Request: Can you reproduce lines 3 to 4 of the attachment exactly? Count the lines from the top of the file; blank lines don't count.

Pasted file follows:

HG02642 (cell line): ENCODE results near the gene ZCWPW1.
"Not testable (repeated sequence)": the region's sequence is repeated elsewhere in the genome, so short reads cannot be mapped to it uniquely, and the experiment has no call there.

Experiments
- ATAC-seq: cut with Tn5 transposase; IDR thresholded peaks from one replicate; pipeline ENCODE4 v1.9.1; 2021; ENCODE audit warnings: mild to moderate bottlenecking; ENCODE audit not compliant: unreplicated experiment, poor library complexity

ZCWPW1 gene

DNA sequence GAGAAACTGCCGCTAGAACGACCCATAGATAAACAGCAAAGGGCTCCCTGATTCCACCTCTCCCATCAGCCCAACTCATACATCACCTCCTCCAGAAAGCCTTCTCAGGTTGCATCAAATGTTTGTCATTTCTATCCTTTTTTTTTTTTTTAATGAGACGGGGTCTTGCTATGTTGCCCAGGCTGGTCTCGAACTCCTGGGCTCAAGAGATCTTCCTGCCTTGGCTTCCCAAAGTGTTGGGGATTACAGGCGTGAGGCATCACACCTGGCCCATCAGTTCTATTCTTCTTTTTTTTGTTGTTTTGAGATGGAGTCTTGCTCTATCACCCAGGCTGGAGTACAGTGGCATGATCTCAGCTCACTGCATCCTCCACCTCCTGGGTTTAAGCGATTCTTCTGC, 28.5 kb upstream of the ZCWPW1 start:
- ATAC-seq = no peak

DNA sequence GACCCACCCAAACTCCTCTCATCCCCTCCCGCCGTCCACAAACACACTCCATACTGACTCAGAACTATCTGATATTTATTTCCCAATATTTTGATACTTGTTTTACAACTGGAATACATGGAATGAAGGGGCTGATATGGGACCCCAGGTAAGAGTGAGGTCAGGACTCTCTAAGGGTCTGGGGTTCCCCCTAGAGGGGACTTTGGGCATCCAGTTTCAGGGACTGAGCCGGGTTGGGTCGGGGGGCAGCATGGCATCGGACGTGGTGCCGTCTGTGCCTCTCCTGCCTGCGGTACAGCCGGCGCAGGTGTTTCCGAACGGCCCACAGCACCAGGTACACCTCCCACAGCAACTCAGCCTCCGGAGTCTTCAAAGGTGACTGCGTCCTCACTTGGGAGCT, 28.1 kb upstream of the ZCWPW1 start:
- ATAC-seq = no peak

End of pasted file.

Experiments
- ATAC-seq: cut with Tn5 transposase; IDR thresholded peaks from one replicate; pipeline ENCODE4 v1.9.1; 2021; ENCODE audit warnings: mild to moderate bottlenecking; ENCODE audit not compliant: unreplicated experiment, poor library complexity